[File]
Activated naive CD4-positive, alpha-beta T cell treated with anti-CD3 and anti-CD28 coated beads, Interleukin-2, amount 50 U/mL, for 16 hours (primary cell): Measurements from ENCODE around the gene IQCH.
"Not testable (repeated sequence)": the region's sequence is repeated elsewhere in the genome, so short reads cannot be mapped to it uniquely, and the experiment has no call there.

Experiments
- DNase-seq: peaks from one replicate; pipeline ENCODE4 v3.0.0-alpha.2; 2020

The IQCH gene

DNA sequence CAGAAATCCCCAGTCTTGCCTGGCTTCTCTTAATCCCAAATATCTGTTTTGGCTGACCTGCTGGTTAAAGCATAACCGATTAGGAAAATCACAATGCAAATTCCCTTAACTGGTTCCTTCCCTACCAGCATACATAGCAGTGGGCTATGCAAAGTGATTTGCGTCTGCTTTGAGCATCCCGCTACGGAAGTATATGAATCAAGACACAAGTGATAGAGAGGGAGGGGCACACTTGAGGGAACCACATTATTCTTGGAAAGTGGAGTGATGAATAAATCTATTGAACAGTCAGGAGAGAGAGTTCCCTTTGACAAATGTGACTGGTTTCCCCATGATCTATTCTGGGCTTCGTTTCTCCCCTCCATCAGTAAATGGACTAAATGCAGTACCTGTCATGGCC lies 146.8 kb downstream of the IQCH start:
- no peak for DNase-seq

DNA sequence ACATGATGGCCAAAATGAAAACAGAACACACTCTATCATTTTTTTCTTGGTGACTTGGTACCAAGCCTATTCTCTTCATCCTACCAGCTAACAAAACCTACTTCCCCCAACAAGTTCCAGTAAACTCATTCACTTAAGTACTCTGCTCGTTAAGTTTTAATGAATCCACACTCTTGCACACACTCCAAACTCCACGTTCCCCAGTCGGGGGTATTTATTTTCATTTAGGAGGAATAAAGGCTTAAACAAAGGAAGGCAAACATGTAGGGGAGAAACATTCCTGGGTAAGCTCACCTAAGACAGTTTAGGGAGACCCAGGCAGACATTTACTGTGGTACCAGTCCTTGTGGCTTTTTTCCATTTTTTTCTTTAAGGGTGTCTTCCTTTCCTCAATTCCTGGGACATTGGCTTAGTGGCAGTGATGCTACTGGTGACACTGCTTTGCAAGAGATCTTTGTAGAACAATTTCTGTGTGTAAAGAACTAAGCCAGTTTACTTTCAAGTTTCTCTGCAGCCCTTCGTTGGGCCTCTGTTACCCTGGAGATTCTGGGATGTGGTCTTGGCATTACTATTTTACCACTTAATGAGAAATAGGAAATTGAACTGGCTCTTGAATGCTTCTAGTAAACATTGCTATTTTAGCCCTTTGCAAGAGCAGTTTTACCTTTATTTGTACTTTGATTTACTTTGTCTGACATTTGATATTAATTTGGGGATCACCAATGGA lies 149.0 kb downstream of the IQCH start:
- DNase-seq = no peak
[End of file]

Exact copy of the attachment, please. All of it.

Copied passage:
Activated naive CD4-positive, alpha-beta T cell treated with anti-CD3 and anti-CD28 coated beads, Interleukin-2, amount 50 U/mL, for 16 hours (primary cell): Measurements from ENCODE around the gene IQCH.
"Not testable (repeated sequence)": the region's sequence is repeated elsewhere in the genome, so short reads cannot be mapped to it uniquely, and the experiment has no call there.

Experiments
- DNase-seq: peaks from one replicate; pipeline ENCODE4 v3.0.0-alpha.2; 2020

The IQCH gene

DNA sequence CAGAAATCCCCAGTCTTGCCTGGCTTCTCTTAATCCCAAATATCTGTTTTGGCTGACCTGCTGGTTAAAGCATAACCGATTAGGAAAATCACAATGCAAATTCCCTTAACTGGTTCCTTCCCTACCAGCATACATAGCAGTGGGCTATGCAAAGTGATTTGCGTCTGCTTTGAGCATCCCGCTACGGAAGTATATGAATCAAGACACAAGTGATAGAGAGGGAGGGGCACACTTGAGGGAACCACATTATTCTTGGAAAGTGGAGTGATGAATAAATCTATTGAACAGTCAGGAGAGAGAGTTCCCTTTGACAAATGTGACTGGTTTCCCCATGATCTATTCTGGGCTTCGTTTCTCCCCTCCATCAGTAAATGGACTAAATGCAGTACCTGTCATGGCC lies 146.8 kb downstream of the IQCH start:
- no peak for DNase-seq

DNA sequence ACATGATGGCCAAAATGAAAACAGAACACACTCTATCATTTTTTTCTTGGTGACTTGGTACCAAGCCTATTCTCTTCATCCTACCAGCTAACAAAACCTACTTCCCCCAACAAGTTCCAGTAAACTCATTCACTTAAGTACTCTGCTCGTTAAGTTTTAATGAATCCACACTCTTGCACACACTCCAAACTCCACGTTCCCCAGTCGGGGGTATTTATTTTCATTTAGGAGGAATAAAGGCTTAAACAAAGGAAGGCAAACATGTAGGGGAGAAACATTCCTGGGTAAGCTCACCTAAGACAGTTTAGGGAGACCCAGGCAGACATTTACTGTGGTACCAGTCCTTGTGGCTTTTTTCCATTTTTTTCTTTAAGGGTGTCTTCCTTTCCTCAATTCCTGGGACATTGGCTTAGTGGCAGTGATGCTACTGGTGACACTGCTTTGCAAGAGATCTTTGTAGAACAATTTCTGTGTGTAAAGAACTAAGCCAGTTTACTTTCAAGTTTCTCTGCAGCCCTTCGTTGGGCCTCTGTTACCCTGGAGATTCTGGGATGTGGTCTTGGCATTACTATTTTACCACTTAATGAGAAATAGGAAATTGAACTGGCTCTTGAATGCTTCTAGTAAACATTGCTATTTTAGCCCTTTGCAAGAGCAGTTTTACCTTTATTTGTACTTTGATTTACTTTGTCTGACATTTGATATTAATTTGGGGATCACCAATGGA lies 149.0 kb downstream of the IQCH start:
- DNase-seq = no peak